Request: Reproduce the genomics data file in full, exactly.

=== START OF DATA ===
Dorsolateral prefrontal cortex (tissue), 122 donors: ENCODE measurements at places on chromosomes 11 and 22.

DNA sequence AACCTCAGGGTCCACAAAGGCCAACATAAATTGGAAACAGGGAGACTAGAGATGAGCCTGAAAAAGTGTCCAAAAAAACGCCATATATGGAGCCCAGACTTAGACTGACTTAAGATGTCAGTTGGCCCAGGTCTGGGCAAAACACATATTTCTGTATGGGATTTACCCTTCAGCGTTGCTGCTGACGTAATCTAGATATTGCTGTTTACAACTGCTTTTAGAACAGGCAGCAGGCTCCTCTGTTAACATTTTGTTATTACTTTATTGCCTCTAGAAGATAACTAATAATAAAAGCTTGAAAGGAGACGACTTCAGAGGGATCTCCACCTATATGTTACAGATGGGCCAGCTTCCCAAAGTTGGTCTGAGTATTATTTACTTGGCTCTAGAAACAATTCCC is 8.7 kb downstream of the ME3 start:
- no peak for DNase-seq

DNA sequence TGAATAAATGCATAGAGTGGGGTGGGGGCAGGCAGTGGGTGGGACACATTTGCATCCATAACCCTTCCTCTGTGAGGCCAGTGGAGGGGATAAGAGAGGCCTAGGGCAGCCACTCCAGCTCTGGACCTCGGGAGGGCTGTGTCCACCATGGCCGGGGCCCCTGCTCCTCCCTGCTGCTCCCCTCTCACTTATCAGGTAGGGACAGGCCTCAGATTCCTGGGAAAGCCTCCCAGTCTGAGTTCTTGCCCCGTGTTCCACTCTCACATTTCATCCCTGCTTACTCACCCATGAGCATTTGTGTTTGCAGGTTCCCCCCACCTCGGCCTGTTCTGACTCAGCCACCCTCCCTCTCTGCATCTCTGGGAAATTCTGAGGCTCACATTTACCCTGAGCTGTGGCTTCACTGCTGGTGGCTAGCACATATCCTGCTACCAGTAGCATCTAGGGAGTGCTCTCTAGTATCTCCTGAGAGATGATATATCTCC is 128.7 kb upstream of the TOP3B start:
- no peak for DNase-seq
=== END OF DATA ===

Dorsolateral prefrontal cortex (tissue), 122 donors: ENCODE measurements at places on chromosomes 11 and 22.

DNA sequence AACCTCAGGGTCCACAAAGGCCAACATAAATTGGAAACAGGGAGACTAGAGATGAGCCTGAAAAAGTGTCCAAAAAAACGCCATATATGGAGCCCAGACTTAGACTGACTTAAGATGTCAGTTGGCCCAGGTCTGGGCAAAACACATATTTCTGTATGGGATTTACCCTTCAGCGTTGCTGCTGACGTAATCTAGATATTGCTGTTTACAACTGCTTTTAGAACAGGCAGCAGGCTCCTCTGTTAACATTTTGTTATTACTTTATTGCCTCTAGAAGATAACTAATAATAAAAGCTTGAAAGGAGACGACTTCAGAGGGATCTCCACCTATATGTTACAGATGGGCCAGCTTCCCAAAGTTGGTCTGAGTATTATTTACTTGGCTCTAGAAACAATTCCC is 8.7 kb downstream of the ME3 start:
- no peak for DNase-seq

DNA sequence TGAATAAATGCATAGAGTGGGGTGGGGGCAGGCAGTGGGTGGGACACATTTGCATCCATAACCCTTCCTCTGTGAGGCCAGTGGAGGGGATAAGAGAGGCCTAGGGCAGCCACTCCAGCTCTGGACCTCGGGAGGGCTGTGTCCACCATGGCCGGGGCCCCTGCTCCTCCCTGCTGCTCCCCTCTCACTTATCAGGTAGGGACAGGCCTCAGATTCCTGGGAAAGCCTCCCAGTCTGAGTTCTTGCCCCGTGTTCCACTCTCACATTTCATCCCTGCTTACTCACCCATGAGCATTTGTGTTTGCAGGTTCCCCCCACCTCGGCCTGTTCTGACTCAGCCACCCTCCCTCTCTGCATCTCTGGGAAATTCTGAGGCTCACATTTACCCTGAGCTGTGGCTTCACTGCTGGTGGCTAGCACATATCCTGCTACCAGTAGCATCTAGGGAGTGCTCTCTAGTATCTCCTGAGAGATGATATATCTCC is 128.7 kb upstream of the TOP3B start:
- no peak for DNase-seq